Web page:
logo sticker

Today, we are proud to present Reef Check’s new logo and website! Our new logo features the key elements of a diver, fish, coral reef and kelp forest and we feel that it is a cohesive representation of what Reef Check stands for: leading citizen scientists to promote stewardship of sustainable reef communities worldwide.

Since the launch of our California program in 2005, Reef Check has been dedicated to the conservation of both tropical coral reefs and temperate kelp forests. We are training and leading citizen scientists to study reefs around the globe and develop conservation and restoration solutions to improve the health of reefs and the human communities that depend on them.

We also invite you to check out our online store to pick up some new logo swag!

By Tristin McHugh, Reef Check California North Coast Manager

North Coast Kelp Forest Restoration project

Reef Check California’s North Coast Kelp Forest Restoration project has begun! Since 2014, bull kelp in northern California, primarily along the Sonoma and Mendocino county coastline, has declined more than 90% due to a combination of extreme warm water events and multiple ecological stressors, including significant increases in purple sea urchin populations, which feed upon the kelp. This has led to a large-scale shift from bull kelp forests to urchin barrens across most of the region. This shift has caused significant losses of kelp forest biodiversity and ecosystem services, resulting in the collapse of the North Coast commercial red urchin fishery ($3 Million ex-vessel value) beginning in 2015 and the closure of the recreational red abalone fishery (estimated at $44 Million non-market value) in 2018.

Earlier this month, Reef Check and partners began to remove purple urchins (Strongylocentrotus purpuratus) from a restoration area in North Noyo Harbor, Fort Bragg (Caspar Cove is the next site this effort will target). The goal of this collaborative project is to ultimately catalyze a phase shift from urchin barren to kelp forest on targeted reefs. Furthermore, we are assessing if purple urchin densities can be reduced and maintained over time to allow kelp to grow and serve as a kelp oasis, providing spores (kelp seeds) to surrounding areas. This project will play a vital role in determining how resource managers choose to move forward with kelp restoration strategies statewide, thus helping to evaluate the costs and benefits of human intervention in a dynamic oceanic environment.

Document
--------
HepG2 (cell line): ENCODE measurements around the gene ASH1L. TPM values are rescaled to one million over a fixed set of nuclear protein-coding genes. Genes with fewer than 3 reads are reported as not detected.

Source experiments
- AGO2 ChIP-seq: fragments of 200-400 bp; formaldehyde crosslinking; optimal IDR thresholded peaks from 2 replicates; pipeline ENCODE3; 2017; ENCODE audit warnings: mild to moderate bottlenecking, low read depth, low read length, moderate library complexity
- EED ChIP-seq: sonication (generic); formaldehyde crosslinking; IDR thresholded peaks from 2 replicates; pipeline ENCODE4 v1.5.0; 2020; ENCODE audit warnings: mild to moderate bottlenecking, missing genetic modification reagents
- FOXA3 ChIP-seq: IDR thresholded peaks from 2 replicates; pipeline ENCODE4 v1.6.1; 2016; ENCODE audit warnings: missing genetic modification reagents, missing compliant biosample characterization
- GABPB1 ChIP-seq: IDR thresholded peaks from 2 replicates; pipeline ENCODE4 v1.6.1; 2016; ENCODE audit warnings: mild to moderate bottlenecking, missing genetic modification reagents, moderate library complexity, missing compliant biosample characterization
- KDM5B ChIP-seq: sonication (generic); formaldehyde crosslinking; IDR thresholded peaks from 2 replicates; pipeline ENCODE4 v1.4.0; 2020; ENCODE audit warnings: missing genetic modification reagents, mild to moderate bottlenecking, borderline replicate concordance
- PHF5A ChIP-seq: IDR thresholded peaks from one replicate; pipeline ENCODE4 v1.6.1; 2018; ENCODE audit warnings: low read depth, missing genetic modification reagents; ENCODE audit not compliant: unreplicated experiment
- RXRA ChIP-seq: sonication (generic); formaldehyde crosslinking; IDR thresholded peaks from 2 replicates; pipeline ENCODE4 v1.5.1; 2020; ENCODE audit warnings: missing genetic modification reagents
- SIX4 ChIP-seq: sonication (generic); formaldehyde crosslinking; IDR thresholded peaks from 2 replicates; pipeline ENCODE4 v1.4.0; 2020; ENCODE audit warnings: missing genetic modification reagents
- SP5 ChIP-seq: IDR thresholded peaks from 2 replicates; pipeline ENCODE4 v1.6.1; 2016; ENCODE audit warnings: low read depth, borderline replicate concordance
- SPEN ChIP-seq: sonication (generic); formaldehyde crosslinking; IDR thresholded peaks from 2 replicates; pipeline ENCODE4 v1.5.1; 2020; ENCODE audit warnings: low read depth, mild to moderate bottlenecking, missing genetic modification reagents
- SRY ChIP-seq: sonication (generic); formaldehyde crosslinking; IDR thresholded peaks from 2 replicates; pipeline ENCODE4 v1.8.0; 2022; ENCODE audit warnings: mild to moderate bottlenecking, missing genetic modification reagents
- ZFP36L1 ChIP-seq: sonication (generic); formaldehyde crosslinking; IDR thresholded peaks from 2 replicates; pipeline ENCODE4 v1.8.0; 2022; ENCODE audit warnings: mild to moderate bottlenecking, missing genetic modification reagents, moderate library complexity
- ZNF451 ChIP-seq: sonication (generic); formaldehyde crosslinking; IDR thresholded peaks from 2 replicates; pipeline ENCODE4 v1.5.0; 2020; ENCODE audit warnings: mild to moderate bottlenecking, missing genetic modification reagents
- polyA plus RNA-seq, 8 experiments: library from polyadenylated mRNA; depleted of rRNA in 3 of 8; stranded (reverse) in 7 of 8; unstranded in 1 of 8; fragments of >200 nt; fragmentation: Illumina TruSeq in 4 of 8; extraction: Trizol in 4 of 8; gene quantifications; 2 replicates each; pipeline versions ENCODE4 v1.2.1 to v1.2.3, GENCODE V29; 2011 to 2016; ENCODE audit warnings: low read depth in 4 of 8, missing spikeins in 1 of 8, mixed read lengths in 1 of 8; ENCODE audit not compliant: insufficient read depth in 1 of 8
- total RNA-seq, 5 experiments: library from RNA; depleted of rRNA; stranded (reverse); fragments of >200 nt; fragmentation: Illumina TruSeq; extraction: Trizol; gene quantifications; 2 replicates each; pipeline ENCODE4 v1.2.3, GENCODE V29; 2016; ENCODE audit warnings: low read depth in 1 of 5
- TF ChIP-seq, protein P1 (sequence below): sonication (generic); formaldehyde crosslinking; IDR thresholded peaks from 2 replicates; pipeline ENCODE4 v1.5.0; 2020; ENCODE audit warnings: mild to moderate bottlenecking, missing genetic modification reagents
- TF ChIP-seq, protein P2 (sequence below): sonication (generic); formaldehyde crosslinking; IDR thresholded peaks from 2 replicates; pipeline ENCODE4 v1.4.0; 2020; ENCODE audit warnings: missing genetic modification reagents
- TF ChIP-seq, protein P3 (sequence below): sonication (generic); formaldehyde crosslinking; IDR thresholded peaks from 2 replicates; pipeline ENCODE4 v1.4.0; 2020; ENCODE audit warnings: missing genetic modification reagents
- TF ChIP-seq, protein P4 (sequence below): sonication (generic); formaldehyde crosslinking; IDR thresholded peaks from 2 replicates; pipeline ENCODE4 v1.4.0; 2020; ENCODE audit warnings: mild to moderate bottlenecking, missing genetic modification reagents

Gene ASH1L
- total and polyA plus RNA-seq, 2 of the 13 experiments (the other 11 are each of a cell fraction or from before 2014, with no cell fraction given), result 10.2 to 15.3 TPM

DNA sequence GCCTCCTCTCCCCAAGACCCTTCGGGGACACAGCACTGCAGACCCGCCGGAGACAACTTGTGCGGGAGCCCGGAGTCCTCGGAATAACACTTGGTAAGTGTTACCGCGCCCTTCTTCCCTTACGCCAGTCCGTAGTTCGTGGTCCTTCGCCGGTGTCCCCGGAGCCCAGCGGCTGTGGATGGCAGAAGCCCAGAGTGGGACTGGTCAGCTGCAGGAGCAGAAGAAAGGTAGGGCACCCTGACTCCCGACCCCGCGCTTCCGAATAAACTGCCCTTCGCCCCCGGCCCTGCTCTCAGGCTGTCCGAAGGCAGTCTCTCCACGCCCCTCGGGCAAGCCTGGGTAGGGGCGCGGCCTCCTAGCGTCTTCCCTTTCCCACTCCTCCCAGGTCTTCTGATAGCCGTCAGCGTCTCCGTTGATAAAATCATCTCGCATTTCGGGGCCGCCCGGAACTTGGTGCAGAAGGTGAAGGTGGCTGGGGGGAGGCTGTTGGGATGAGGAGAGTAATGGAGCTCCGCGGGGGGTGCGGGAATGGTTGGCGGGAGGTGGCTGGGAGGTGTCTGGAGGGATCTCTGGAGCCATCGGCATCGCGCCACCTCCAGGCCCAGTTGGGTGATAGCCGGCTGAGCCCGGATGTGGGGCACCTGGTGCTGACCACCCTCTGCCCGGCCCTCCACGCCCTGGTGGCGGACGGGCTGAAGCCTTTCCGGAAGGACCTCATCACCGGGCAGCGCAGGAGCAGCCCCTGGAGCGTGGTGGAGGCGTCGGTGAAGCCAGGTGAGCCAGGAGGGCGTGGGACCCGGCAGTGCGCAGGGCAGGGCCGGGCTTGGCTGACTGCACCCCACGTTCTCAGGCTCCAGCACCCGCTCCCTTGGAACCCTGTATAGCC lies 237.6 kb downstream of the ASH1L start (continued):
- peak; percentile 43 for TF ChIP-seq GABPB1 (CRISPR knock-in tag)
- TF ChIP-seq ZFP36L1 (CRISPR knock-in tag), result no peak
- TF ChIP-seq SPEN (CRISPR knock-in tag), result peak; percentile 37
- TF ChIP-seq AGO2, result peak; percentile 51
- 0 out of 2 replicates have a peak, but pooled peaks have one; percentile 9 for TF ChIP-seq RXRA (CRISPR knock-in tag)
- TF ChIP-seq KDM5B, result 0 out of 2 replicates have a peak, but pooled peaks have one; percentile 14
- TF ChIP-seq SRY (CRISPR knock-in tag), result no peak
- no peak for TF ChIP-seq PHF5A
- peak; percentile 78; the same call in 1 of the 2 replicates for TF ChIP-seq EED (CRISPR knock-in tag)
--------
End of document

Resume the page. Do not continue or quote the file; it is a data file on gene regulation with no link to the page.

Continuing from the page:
North Coast Kelp Forest Restoration project

Prior to urchin removal efforts, Reef Check divers collected ecosystem information (such as fish, invertebrate and algae densities) to get a picture of what reefs looked like at the time at which restoration began in areas to be restored and in other areas that will not be touched. Following the removal of urchin, Reef Check divers will conduct quality control surveys to assess the effectiveness of the effort and ecosystem surveys to compare reefs before and after restoration with reefs that will not be restored. Making these comparisons will allow us to evaluate the outcome of the restoration efforts. This provides Reef Check and managers with the information necessary to help guide where resources and urchin removal efforts are most needed and effective. 

After urchins are removed from the restoration area, they are taken back to Noyo Harbor where Reef Check staff and volunteers further process the urchins and measure a number things such as weight and size of urchins and bycatch to better understand the methods used to remove urchin and also investigate the  biology of the urchin occupying the reef. Stay tuned in the coming year as we further develop this program (Funding Source: Ocean Protection Council).